by Ray Kuhn
2014 truly was the tale of two years for Mark Appel and that could lead to a good buying opportunity for this season and beyond. He decided to go back to Stanford rather than sign with the Pittsburgh Pirates after they selected him 8th overall in 2013. That essentially began the countdown until he was selected by the Houston Astros with the first overall pick in the following year’s draft. The right-hander wasted little time both in signing with Houston and also progressing through the organization.
After signing he joined their Low-A ball team for a brief minute, making two starts and pitching five innings allowing two runs and striking out six. He then made eight starts with Quad Cities (A) pitching in 33 innings and going 3-1 with a 3.82 ERA while striking out 27 batters.
We are talking about a sample size of less than 40 innings, but he did enter the Astros’ organization as a highly regarded starter who had four years of experience pitching with Stanford. So fantasy owners could not be faulted for having hopes for Appel in 2014. However, those hopes were dashed, at least temporarily, really before he ever reported to his first Spring Training.
Towards the end of January he had to have his appendix removed and while he recovered from a health perspective pretty quickly, it impacted his performance for the majority of the season. The surgery caused Appel to fall behind in his throwing program, and towards the end of Spring Training when he was dispatched to Lancaster (High-A) he simply wasn’t fully prepared. Of course the fact that the conditions favor hitters to the extreme also did not help his cause either.
It really is hard, and quite frankly just about impossible, to defend a 9.74 ERA in 44.1 innings but Appel does have a solid case. The fact that he did strike 40 batters while walking 11 helps slightly and he was also battling some health and stamina issues, ultimately sending him to extended Spring Training.
As opposed to simply chalking it up as a lost season, the Astros instead promoted him to Double-A for the last two months or so of the season. Here Appel began to find a groove over 39 innings, recording a 3.69 ERA and 1.23 WHIP while striking out 38 batters.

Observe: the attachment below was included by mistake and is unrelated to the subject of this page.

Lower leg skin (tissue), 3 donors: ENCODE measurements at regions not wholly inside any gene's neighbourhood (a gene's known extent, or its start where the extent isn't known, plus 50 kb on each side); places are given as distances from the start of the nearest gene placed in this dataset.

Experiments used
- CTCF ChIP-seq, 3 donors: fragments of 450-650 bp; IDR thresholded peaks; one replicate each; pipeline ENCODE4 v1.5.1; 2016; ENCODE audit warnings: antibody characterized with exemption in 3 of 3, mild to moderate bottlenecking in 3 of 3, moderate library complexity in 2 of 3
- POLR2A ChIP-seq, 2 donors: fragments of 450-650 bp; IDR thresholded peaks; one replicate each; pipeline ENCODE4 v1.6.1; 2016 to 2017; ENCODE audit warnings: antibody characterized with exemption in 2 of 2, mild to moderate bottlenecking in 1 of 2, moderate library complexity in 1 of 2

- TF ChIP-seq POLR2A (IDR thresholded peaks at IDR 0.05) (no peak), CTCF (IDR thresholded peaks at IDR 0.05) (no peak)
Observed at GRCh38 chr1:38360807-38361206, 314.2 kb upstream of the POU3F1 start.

To me that says a few things. Perhaps the biggest is that he is resilient. He was able to put an absolute dreadful first half behind him and finish the season on a high note. Additionally he has proven that he can be a strikeout pitcher. Yes, there will be some regression when he faces Major League hitters, but 7.5 to 8 strikeouts per 9 innings is very possible.
In general, you have to take minor statistics with somewhat of a grain of salt, and Baseball HQ does help to put that into perspective with their Major League Equivalents. By their calculations, Appel’s Double-A performance equated to a 4.07 ERA and 1.31 WHIP. If you take away the pedigree, those numbers would put Appel towards the back end of a fantasy rotation. It is nothing too exciting, but there is both talent and resiliency.
After throwing 83.1 regular season innings, the Astros decided to send Appel to the Arizona Fall League so he could get more work in. Against other top prospects he had success in 31 innings, recording a 2.61 ERA and striking out 24.
So what can we expect from Appel moving forward from a fantasy perspective?
For this year it won’t be much. Aside from a performance standpoint and the adjustment to the Major Leagues, it comes down to innings. Combined he threw 114.1 innings last year. I think, and this at the very higher end, Appel won’t throw more than 160 innings in 2015. Then when you figure he only has 39 IP at Double-A, that doesn’t leave him with more than about 10-12 starts in Houston figuring he makes a stop in Triple-A first.
However, from a dynasty perspective, Appel can be penciled into your 2016 starting rotation as he will be in Houston’s.
Make sure to check out all of our 2015 rankings:
- First Basemen
- Second Basemen
- Third Basemen
- Outfielders: 1-20 | 21-40
- Starting Pitchers: 1-20 | 21-40
- Relief Pitchers
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